Business Overview

Custom made drilling rig, pickup and rig trailer, soil boring materials, testing equipment and list of 1,500 customers. Three employees, two with over 25 years with company who will stay. Owner is willing to stay on to introduce new owner to clients. Current owner in business for over 25 years of profitable operations. Owner ready to retire. Current owner acquired the business from the previous owner who founded the business 35 years ago who retired.


  • Asking Price: $275,000
  • Cash Flow: $300,000
  • Gross Revenue: $300,000
  • FF&E: $100,000
  • Inventory: $100,000
  • Inventory Included: Yes
  • Established: 1985

Detailed Information

  • Property Owned or Leased:N/A
  • Property Included:N/A
  • Building Square Footage:N/A
  • Lot Size:N/A
  • Total Number of Employees:3
  • Furniture, Fixtures and Equipment:N/A
About The Facility:

Equipment and supplies stored in small building (Home Based)

Is Support & Training Included:

Owner willing to stay on to provide orderly transition and introduction to clients.

Purpose For Selling:


Pros and Cons:

Established profitable business for over 25 years

Opportunities and Growth:


Home Based:

This Business Is Home Based

Additional Info

The company was founded in 1985, making the business 37 years old.
The sale will include inventory valued at $100,000, which is included in the listing price.

Why is the Current Owner Selling The Business?

There are all types of reasons why people resolve to sell businesses. Nevertheless, the genuine reason and the one they say to you might be 2 totally different things. For instance, they may claim "I have too many other commitments" or "I am retiring". For many sellers, these reasons are valid. However, for some, these might simply be excuses to attempt to hide the reality of changing demographics, increased competitors, current decrease in incomes, or a variety of various other reasons. This is why it is really important that you not depend entirely on a vendor's word, yet rather, utilize the vendor's solution along with your overall due diligence. This will paint a more sensible picture of the business's current circumstance.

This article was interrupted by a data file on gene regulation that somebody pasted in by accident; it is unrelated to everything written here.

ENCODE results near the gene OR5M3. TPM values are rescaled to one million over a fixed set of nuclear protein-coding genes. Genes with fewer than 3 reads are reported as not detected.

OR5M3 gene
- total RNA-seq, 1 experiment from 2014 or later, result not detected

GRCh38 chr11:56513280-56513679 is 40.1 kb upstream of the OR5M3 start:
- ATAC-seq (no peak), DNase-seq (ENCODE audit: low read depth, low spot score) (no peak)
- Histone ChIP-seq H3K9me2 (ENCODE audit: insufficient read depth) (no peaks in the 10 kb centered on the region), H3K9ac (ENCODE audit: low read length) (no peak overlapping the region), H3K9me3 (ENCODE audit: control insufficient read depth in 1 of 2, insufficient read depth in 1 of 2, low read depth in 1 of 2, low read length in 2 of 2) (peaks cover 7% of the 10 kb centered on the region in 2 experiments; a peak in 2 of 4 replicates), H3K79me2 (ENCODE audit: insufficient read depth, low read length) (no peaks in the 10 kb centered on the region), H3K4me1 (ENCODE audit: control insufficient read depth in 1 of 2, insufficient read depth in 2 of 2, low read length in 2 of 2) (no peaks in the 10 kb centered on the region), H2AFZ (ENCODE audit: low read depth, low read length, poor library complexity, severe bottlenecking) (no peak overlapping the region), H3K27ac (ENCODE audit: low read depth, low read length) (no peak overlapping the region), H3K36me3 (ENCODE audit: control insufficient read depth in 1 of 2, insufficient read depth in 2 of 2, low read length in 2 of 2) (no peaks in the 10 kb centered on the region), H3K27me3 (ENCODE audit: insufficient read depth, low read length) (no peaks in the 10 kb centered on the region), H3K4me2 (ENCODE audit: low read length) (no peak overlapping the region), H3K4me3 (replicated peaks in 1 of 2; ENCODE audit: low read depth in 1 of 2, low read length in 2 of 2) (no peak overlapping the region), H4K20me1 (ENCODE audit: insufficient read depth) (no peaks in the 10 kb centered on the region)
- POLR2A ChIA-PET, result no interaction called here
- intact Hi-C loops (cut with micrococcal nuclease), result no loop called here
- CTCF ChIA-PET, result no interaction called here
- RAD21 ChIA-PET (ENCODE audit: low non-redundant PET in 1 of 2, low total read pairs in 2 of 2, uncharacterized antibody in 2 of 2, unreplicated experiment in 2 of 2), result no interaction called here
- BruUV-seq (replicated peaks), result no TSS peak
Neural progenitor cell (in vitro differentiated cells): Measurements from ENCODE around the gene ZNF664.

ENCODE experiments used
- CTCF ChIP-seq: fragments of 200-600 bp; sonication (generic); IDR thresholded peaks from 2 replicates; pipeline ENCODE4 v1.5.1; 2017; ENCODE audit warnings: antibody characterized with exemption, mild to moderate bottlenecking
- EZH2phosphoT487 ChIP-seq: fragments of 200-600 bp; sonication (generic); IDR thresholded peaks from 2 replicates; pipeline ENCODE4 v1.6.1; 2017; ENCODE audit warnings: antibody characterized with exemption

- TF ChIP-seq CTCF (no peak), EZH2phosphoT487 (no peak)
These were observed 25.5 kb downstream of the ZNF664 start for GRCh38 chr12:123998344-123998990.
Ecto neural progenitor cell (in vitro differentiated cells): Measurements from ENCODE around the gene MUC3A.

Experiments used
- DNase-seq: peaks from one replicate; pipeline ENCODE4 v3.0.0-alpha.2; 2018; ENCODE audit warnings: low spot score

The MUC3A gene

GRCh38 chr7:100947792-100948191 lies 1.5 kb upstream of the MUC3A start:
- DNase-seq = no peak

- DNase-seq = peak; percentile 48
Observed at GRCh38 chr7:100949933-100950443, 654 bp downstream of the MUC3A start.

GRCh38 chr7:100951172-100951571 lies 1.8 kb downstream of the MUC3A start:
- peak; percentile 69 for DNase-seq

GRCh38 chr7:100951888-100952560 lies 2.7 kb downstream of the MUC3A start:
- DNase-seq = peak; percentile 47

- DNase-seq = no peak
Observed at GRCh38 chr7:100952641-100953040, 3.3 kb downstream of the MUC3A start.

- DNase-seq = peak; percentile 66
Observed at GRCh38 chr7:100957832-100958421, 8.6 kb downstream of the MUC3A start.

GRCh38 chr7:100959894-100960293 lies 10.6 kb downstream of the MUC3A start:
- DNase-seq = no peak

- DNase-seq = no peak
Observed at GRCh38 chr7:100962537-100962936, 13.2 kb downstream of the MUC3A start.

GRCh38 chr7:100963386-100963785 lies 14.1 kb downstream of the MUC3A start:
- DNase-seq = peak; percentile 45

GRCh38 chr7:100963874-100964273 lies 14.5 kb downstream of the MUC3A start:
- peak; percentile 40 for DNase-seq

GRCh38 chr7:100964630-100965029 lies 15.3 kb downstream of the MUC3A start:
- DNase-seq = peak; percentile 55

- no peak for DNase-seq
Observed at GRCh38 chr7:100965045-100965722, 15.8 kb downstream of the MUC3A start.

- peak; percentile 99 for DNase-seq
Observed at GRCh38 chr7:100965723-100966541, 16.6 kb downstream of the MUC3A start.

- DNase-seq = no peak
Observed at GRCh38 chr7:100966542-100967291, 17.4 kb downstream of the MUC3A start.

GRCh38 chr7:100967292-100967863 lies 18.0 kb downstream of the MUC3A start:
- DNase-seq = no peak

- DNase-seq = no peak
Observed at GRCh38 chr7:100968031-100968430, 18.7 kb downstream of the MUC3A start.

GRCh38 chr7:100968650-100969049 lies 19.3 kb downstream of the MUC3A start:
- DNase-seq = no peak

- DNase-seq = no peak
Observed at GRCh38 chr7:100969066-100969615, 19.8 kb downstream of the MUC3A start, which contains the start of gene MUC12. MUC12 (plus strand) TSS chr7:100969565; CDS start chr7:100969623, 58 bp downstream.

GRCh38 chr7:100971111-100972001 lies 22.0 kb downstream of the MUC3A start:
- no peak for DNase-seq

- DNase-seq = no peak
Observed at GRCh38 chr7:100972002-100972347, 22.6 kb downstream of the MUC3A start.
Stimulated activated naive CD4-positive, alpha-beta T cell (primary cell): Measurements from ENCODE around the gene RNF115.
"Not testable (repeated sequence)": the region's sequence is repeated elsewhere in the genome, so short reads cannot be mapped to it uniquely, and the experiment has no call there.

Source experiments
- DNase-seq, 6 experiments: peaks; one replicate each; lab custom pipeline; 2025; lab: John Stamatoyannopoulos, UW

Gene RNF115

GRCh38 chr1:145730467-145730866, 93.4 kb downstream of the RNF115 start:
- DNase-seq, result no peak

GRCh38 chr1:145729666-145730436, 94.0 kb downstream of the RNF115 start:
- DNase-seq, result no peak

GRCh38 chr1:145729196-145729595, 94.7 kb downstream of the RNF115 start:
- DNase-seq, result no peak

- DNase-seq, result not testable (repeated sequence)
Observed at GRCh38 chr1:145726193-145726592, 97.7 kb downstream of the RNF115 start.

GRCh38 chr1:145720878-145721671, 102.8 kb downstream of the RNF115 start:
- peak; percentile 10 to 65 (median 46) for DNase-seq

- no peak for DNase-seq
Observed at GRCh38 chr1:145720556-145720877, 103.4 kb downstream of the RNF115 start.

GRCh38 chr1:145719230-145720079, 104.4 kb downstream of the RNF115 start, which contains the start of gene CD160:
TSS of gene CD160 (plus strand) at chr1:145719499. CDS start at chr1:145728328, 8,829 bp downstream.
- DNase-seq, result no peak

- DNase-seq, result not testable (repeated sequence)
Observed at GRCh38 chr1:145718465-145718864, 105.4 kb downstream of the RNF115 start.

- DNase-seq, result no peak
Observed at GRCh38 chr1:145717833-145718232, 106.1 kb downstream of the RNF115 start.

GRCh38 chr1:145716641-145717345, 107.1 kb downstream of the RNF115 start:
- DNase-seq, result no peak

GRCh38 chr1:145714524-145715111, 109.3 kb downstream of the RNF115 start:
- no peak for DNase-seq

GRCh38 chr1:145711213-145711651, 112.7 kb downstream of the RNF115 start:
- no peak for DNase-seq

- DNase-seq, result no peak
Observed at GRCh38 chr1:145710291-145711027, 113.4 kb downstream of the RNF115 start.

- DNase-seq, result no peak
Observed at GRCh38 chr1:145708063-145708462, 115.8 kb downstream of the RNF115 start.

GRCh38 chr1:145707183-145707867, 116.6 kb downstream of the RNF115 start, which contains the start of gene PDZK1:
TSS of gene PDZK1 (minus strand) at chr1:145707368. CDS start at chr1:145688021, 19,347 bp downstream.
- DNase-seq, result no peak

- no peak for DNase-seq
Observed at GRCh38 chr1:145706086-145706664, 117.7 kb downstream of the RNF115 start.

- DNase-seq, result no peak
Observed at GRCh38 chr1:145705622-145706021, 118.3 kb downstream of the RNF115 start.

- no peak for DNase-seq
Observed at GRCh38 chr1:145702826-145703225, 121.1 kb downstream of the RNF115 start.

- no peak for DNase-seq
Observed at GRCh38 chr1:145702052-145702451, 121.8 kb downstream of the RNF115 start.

Existing Debts and Future Obligations

If the existing company is in debt, which lots of businesses are, then you will certainly need to consider this when valuating/preparing your deal. Numerous companies borrow money in order to cover things like supplies, payroll, accounts payable, etc. Remember that in some cases this can imply that profit margins are too thin. Numerous companies fall into a revolving door of taking on debt as a way to pay back other loans. In addition to debts, there may additionally be future obligations to consider. There may be an outstanding lease on equipment or the structure where the business resides. The business might have existing agreements with suppliers that should be satisfied or may cause charges if terminated early.

Understanding the Customer Base, Competition and Area Demographics

Just how do companies in the location draw in new clients? Many times, operating businesses have repeat consumers, which form the core of their day-to-day earnings. Particular variables such as brand-new competitors sprouting up around the area, road construction, and also staff turn over can influence repeat customers and also negatively impact future earnings. One essential point to consider is the area of the business. Is it in a highly trafficked shopping center, or is it hidden from the highway? Certainly, the more individuals that see the business regularly, the higher the possibility to build a returning consumer base. A last idea is the basic location demographics. Is the business placed in a largely populated city, or is it situated on the outskirts of town? Exactly how might the local average household earnings influence future income prospects?